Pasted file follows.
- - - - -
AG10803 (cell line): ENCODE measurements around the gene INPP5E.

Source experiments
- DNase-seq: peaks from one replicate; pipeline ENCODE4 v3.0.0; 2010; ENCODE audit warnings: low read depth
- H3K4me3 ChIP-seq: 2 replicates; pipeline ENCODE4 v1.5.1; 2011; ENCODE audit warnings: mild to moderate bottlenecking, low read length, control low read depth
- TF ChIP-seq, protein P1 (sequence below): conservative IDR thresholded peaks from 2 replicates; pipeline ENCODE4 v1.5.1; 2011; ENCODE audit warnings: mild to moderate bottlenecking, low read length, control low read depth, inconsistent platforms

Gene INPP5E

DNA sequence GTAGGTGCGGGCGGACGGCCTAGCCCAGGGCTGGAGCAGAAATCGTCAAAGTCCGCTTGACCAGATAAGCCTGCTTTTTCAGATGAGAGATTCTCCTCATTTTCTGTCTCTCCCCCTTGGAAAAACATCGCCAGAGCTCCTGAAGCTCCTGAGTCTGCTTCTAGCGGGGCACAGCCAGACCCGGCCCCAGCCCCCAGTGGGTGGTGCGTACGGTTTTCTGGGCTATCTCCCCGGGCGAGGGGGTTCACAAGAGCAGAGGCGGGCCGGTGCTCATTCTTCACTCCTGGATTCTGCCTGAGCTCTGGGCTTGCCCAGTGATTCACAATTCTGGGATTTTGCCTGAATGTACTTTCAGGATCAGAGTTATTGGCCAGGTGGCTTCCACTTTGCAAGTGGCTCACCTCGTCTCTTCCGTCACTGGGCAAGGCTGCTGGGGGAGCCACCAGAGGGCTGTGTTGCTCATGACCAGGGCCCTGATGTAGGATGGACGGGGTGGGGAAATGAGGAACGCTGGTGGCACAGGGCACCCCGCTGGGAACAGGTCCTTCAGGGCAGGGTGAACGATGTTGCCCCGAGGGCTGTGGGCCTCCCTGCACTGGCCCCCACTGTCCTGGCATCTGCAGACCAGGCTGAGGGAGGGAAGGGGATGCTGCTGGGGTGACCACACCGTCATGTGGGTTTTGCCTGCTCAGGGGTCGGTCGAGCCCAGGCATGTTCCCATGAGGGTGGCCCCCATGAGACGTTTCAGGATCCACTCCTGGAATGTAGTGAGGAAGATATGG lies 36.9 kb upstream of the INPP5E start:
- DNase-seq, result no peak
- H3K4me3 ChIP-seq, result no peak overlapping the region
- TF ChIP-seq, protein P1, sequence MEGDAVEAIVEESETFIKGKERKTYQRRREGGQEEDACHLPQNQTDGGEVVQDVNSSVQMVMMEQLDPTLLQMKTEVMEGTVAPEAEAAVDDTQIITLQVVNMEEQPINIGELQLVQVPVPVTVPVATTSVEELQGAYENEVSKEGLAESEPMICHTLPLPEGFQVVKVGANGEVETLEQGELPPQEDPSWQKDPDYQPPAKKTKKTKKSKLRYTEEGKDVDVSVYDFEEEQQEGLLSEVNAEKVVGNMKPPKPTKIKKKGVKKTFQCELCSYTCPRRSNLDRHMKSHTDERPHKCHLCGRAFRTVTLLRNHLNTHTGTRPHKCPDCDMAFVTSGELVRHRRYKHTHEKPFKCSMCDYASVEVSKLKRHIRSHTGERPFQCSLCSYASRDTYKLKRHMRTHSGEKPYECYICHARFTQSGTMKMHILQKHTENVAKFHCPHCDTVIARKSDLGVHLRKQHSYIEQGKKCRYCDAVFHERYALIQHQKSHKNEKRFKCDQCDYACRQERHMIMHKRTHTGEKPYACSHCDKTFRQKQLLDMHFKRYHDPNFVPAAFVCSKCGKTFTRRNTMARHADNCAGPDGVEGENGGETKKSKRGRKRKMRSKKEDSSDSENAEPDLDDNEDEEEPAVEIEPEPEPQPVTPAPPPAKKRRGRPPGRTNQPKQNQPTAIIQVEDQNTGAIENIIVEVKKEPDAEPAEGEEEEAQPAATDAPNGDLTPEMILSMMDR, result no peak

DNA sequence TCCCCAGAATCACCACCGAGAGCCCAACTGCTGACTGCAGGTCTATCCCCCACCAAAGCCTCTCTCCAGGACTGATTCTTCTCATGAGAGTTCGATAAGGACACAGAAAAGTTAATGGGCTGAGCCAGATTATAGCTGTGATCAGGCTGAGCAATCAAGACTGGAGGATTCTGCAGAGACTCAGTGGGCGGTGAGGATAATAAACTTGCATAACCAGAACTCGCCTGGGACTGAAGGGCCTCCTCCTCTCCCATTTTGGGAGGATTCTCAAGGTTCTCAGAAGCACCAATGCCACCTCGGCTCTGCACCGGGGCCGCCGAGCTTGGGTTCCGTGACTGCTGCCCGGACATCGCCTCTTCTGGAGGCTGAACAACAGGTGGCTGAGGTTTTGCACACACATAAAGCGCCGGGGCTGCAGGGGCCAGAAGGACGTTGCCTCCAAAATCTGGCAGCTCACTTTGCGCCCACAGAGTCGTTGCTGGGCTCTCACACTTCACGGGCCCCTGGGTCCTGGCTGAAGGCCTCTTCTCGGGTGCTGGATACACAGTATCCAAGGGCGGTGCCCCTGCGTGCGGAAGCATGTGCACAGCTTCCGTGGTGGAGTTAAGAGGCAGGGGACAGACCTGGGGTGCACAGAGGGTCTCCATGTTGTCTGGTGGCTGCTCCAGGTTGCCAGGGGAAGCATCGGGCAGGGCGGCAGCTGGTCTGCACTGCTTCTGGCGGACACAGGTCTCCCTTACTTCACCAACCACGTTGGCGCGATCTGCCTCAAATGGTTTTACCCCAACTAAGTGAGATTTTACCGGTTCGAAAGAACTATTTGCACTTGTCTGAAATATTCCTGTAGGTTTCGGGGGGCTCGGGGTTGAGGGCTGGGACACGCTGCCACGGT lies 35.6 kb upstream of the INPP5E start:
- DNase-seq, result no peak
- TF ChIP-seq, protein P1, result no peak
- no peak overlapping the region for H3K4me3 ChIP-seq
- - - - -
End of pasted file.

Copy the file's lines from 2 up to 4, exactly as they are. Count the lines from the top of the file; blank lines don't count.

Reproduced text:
Source experiments
- DNase-seq: peaks from one replicate; pipeline ENCODE4 v3.0.0; 2010; ENCODE audit warnings: low read depth
- H3K4me3 ChIP-seq: 2 replicates; pipeline ENCODE4 v1.5.1; 2011; ENCODE audit warnings: mild to moderate bottlenecking, low read length, control low read depth